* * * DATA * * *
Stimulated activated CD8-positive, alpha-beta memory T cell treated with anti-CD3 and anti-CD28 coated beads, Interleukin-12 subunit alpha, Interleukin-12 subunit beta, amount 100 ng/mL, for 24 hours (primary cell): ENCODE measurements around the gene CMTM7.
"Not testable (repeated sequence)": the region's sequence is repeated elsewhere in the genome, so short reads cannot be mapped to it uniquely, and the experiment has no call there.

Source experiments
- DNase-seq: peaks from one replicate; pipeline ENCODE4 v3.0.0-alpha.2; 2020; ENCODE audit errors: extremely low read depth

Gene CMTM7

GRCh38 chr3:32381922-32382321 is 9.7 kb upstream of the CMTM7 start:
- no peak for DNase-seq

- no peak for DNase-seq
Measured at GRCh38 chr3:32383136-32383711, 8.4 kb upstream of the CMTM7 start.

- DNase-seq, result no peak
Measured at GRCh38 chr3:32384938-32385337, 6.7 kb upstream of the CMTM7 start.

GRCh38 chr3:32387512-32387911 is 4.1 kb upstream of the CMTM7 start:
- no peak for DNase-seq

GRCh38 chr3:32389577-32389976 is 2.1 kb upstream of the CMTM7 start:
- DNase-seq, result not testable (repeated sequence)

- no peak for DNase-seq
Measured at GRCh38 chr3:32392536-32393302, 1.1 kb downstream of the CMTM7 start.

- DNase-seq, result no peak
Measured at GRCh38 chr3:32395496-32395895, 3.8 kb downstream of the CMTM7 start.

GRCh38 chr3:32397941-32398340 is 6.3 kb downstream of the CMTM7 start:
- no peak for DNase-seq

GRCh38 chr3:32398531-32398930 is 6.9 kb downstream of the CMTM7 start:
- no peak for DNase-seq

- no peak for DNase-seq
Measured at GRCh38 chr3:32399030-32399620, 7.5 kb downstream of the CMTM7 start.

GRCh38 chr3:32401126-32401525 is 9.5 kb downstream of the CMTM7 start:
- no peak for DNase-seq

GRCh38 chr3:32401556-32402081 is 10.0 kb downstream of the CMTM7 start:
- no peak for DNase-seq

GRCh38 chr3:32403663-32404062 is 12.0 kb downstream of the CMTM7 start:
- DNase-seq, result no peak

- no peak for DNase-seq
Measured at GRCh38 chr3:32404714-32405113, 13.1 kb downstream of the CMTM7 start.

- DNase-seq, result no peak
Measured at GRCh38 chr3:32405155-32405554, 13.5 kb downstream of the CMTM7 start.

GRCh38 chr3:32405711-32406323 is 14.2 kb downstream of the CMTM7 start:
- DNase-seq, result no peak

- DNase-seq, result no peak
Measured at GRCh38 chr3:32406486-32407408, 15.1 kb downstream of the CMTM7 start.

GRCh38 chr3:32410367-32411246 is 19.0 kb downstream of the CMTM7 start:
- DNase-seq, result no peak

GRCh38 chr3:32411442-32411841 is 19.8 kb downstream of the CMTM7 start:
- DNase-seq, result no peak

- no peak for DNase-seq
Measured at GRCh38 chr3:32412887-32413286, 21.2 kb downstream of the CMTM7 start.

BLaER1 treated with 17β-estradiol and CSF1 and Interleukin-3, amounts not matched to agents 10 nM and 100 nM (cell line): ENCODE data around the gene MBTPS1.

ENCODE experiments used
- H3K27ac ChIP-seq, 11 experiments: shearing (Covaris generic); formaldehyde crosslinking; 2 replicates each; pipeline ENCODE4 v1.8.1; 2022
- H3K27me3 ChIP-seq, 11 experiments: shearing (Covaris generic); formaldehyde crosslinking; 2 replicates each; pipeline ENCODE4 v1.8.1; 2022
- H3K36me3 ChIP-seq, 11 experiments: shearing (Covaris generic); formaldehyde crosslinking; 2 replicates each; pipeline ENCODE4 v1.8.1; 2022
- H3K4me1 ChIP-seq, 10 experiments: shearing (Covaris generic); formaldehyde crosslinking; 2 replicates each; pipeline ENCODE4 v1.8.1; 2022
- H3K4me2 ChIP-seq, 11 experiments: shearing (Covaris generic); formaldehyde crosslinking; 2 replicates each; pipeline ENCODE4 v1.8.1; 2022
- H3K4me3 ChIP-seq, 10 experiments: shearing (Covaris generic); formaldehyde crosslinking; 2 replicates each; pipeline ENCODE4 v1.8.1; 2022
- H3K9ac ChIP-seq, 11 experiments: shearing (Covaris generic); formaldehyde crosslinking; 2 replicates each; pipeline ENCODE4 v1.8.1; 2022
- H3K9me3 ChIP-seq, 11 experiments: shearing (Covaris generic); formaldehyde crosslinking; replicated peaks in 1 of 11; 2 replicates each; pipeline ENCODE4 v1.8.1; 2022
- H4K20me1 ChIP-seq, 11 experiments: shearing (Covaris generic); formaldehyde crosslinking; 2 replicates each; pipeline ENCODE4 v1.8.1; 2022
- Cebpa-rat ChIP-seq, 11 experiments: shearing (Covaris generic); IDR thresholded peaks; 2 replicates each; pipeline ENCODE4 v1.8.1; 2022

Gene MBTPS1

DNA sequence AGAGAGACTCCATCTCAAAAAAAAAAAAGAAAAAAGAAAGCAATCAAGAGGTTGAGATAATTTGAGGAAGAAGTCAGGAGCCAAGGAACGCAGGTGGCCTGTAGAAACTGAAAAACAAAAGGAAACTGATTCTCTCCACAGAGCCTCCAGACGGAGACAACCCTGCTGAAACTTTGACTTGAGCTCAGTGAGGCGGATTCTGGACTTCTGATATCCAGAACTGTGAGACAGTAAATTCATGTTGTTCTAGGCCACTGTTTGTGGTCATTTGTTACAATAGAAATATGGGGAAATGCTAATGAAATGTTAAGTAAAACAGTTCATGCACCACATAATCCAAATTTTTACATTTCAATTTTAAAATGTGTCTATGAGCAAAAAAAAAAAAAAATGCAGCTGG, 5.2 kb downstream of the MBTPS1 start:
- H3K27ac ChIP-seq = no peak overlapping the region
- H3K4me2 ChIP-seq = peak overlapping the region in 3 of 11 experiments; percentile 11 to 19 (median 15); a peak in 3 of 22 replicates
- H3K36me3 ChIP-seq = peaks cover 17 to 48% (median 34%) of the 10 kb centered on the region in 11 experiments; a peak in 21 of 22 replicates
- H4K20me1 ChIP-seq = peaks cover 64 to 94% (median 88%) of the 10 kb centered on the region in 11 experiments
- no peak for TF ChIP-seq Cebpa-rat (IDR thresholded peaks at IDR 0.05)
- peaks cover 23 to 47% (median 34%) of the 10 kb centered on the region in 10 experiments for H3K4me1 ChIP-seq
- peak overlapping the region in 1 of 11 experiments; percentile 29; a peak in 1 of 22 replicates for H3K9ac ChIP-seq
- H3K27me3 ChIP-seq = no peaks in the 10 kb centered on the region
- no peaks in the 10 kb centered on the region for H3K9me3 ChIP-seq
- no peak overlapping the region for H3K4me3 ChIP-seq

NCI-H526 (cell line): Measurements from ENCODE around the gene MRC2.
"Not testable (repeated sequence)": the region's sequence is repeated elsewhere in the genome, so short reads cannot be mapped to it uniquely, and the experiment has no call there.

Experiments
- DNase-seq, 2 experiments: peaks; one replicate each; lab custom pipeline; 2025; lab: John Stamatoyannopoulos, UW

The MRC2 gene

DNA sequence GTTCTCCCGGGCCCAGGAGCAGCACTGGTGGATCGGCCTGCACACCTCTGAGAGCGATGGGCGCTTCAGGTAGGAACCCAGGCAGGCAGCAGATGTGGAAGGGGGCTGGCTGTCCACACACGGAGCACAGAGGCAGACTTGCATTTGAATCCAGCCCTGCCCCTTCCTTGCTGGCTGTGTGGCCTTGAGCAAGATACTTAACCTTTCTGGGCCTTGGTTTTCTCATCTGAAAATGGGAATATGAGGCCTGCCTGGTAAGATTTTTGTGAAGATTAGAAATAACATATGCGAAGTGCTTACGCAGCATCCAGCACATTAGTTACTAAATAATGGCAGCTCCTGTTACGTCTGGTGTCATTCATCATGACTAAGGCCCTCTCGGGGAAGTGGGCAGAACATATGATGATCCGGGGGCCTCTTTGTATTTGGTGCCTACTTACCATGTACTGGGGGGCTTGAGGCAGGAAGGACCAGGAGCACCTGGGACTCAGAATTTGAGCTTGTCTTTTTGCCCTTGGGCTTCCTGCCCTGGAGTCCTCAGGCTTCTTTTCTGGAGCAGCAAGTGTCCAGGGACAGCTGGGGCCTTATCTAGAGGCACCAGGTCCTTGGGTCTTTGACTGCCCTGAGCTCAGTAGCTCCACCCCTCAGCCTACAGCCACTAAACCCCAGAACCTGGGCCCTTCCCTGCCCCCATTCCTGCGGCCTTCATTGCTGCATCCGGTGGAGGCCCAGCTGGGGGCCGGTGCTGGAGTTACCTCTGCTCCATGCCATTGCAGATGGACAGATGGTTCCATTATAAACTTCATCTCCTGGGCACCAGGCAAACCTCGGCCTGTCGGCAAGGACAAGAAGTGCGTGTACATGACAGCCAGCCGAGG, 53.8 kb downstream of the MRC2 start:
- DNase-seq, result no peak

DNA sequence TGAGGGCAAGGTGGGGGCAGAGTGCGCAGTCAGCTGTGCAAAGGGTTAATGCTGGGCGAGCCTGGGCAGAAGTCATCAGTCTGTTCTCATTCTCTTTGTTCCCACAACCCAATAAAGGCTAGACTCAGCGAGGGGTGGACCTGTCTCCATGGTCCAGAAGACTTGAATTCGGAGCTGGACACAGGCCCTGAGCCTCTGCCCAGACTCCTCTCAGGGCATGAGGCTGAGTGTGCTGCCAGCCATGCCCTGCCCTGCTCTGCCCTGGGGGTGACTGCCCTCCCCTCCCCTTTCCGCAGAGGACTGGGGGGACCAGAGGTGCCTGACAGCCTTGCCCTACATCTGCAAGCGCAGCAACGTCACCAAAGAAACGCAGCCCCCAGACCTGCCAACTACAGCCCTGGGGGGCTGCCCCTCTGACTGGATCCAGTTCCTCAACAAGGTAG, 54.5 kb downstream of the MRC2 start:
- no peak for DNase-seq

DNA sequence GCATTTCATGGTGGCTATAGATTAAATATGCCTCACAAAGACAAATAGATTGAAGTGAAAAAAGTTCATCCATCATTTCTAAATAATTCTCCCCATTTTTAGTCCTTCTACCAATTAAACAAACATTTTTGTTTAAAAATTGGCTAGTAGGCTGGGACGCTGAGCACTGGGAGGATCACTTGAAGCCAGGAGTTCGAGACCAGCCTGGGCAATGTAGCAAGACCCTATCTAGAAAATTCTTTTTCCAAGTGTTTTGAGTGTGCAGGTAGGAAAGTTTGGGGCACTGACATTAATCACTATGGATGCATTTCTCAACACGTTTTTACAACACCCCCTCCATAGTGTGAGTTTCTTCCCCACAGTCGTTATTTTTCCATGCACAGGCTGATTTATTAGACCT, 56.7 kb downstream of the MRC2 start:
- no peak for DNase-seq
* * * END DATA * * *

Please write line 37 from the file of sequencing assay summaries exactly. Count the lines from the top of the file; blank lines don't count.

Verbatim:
- DNase-seq, result no peak